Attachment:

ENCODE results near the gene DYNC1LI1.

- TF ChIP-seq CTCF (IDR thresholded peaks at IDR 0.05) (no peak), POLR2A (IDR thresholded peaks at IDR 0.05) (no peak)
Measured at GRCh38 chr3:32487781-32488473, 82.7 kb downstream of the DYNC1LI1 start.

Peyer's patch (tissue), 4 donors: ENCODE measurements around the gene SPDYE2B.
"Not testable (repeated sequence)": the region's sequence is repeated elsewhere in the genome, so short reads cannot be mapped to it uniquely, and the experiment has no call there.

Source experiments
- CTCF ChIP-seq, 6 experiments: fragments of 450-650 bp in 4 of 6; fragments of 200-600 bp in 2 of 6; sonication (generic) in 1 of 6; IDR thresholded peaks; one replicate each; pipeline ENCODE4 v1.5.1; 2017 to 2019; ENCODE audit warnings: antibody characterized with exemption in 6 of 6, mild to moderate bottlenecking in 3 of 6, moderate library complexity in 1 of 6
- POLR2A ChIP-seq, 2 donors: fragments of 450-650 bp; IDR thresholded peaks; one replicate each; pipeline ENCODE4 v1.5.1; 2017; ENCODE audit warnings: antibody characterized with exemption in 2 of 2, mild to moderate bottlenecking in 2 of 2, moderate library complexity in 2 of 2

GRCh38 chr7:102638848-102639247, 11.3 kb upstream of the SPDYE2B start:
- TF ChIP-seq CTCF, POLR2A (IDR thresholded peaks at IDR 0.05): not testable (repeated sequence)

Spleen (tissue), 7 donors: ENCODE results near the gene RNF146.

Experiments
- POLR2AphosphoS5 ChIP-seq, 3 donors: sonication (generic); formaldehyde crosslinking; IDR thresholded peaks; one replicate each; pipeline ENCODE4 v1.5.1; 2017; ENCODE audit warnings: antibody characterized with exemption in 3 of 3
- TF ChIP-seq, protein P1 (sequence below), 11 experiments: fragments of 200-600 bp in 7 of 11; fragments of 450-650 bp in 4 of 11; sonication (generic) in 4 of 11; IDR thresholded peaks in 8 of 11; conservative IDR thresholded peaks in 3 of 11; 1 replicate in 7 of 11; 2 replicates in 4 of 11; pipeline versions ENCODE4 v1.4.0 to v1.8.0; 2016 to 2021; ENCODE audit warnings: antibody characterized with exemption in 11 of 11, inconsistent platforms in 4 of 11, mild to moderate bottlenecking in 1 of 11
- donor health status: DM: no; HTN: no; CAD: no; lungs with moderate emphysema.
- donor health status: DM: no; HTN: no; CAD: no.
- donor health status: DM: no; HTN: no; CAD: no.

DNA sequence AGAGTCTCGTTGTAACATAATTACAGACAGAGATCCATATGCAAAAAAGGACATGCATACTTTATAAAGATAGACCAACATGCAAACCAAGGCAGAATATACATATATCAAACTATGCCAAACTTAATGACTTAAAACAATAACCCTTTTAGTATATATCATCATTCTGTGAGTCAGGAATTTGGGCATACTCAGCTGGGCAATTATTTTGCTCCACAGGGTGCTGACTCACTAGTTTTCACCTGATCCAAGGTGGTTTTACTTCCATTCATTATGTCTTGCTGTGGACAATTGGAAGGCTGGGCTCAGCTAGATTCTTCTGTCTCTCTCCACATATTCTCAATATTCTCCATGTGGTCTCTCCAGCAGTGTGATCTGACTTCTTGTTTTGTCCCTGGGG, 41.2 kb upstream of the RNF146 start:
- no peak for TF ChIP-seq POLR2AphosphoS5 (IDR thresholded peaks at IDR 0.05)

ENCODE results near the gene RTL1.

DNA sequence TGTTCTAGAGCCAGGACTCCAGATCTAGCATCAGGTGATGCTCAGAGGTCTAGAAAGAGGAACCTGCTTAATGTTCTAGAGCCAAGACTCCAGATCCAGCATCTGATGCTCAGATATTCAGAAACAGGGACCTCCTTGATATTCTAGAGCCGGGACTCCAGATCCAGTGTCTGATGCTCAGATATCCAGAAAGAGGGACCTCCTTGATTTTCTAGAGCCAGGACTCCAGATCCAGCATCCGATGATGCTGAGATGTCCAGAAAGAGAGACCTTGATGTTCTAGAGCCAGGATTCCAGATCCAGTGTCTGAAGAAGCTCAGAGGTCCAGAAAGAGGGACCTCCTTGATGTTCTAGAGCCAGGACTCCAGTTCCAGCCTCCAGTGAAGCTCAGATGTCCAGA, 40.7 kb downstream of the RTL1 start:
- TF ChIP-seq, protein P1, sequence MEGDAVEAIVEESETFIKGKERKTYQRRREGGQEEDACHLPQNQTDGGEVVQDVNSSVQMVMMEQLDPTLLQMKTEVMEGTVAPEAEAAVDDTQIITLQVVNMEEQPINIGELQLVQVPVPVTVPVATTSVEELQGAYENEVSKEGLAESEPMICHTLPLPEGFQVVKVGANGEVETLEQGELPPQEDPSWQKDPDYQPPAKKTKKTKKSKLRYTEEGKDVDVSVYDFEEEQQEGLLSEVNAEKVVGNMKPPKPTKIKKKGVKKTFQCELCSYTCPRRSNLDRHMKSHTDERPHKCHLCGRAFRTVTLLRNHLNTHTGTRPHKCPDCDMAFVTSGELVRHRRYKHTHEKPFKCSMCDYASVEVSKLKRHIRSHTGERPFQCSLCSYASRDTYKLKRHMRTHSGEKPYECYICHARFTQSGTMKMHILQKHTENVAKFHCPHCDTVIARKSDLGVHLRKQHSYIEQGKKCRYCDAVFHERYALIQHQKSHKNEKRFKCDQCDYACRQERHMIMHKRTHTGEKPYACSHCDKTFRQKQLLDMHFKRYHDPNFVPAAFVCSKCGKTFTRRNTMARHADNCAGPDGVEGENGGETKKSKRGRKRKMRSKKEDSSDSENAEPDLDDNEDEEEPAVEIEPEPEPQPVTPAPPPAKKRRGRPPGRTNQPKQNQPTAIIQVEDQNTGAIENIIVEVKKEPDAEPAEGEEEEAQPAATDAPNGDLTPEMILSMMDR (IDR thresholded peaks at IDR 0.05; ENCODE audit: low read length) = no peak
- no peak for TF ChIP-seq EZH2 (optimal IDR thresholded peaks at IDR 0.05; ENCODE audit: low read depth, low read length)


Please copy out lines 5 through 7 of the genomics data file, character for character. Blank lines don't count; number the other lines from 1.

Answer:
"Not testable (repeated sequence)": the region's sequence is repeated elsewhere in the genome, so short reads cannot be mapped to it uniquely, and the experiment has no call there.

Source experiments
- CTCF ChIP-seq, 6 experiments: fragments of 450-650 bp in 4 of 6; fragments of 200-600 bp in 2 of 6; sonication (generic) in 1 of 6; IDR thresholded peaks; one replicate each; pipeline ENCODE4 v1.5.1; 2017 to 2019; ENCODE audit warnings: antibody characterized with exemption in 6 of 6, mild to moderate bottlenecking in 3 of 6, moderate library complexity in 1 of 6